UNITED STATES COURT OF APPEALS FOR THE SEVENTH CIRCUIT
October 18, 1968
GENE RAYMOND PETER OSTROWSKI, PETITIONER-APPELLANT,
JOHN C. BURKE, RESPONDENT-APPELLEE
Hastings, Circuit Judge, Knoch, Senior Circuit Judge, and Cummings, Circuit Judge.
CUMMINGS, Circuit Judge.
Petitioner is seeking a writ of habeas corpus. After receiving the response to the petition the District Court refused to issue the writ. The Supreme Court of Wisconsin had previously denied a similar petition (State ex rel. Ostrowski v. Burke, 33 Wis.2d 151, 146 N.W.2d 809 (1966)) as well as an earlier one raising different grounds (unreported).
In 1962, petitioner was charged with first degree murder and armed robbery and, with the advice of appointed counsel, pleaded not guilty. The State of Wisconsin concluded that the charge of murder in the first degree could not be sustained. With the consent of petitioner and his counsel, the State was permitted to file an amended information charging murder in the third degree, namely, causing a death during the course of an unarmed robbery. Petitioner pleaded guilty to this charge. After being told by the trial court that he would be "subject to a possible penalty that can extend up to twenty-five years to The State Prison at Waupun," he was sentenced to an indeterminate term of not more than 20 years, and the armed robbery charge was dropped.
Petitioner first asserts that the writ of habeas corpus should have been granted because the warrant of arrest was issued by the district attorney, through a deputy court clerk, instead of by a disinterested magistrate. Several years after petitioner's conviction, in State ex rel. White v. Simpson, 28 Wis.2d 590, 137 N.W.2d 391 (1965), the Wisconsin Supreme Court held on federal constitutional grounds that district attorneys are not competent to issue warrants of arrest in Wisconsin. However, the State Supreme Court refused to apply the White rule retroactively.*fn1 Just last Term, this Court also held that the White rule should not be applied retroactively. Schmear v. Gagnon, 396 F.2d 786 (7th Cir.1968). We adhere to that decision.
Petitioner also urges that he was denied due process and equal protection of the law on the grounds that (1) the third degree murder statute misled him into believing that the maximum penalty allowable was 15 years and (2) the 20-year sentence punished him for the dropped armed robbery charge.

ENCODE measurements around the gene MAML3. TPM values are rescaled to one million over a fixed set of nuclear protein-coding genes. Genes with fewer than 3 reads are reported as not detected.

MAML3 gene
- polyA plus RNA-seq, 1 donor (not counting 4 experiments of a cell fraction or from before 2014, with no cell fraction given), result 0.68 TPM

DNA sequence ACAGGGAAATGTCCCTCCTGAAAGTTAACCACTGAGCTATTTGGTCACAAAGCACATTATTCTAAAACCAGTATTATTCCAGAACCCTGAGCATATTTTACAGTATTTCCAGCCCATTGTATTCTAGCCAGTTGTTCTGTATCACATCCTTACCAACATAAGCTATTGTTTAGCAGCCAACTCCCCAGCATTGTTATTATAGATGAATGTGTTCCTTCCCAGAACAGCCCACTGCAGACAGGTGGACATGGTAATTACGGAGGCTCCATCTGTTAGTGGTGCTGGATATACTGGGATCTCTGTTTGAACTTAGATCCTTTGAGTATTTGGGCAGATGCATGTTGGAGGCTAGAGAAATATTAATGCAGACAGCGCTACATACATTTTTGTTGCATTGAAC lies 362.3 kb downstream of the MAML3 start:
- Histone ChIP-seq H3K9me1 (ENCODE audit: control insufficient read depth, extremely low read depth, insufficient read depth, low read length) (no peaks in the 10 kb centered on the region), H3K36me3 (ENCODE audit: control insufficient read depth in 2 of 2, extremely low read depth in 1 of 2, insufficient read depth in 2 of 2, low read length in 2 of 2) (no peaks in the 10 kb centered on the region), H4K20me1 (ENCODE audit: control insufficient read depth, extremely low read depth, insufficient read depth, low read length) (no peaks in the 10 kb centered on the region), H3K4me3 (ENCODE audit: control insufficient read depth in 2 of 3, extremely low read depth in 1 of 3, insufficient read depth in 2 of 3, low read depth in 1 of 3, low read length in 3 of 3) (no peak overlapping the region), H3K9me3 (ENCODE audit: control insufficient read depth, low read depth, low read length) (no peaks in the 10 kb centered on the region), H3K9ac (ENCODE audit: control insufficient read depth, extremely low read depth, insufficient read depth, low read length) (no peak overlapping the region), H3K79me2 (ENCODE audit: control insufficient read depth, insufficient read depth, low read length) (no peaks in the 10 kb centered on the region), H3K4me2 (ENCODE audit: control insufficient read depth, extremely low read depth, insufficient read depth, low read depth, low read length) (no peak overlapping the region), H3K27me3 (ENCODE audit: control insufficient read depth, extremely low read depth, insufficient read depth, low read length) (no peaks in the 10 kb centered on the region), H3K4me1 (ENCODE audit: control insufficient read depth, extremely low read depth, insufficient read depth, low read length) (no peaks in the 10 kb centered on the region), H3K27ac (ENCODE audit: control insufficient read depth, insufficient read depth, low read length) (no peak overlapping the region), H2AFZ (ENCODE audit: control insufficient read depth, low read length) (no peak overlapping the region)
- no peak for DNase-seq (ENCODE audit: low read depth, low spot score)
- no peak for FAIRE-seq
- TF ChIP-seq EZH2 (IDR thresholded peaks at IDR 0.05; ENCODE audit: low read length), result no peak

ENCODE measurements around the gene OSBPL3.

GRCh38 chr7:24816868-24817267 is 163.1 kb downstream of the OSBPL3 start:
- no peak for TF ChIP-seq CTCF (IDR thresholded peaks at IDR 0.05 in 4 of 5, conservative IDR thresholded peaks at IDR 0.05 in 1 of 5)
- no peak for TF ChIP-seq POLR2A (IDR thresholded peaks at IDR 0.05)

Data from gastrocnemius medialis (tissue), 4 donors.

Section 940.03 of the Wisconsin Statutes provides:
" Third-degree murder. Whoever in the course of committing or attempting to commit a felony causes the death of another human being as a natural and probable consequence of the commission of or attempt to commit the felony, may be imprisoned not more than 15 years in excess of the maximum provided by law for the felony."
Under Section 943.32 of the Wisconsin Statutes, the maximum penalty for unarmed robbery is 10 years. Therefore, as the trial judge carefully explained to petitioner, the maximum penalty for causing a death during the commission of an unarmed robbery is 25 years. The petitioner told the court that he so understood. His appointed counsel had previously explained "all the potential consequences so far as penalty is concerned." The trial judge's earlier warning to petitioner that he was subject to a possible penalty of 25 years also belies his present claim that he thought only a 15-year sentence could be imposed.
In now contending that the trial court imposed a higher sentence than permitted by Section 940.03, petitioner relies on the following statement of the sentencing judge:
"* * * I am going to impose a penalty that I consider fair under all the circumstances -- something less than murder in the second and something more than murder in the third penalty -- a penalty which I think is equitable from all standpoints, to-wit: a penalty of twenty years" (emphasis supplied).
Read in context, the court was simply stating that the 20-year sentence was less than the 25-year maximum for second degree murder under Section 940.02*fn2 and more than the 15 years mentioned in Section 940.03.
As to petitioner's double punishment argument, his guilty plea admitted the unarmed robbery specified in the amended information. It is clear that the third degree murder statute was intended to punish both the felony and the death caused during its commission. State v. Carlson, 5 Wis.2d 595, 93 N.W.2d 354 (1958). Under Carlson, the State could not charge petitioner with unarmed robbery and third degree murder because "if the two proceedings had been tried separately, jeopardy in the first would have been a defense in the second" (5 Wis.2d at p. 608, 93 N.W.2d at p. 361).*fn3
Finally, as the State pointed out at the oral argument, it is immaterial that sentences under Section 940.03, the third degree murder provision, may sometimes be higher than the 25-year maximum permissible under Section 940.02, the second degree murder provision. Section 990.001(6) of the Wisconsin Statutes provides that Section titles "are not part of the statutes." It was the Wisconsin legislature's prerogative to classify the conduct proscribed by Section 940.03 as sometimes more reprehensible than Section 940.02 conduct. There is no due process requirement that the punishment meted out by Section 940.03 be less than the Section 940.02 punishment. Furthermore, petitioner received a lesser sentence than the maximum for a second degree murder.
The Court wishes to express its appreciation to Charles F. Polidori of the Milwaukee Bar for his conscientious services here as appointed counsel for petitioner.
The judgment of the District Court denying the petition for a writ of habeas corpus is affirmed.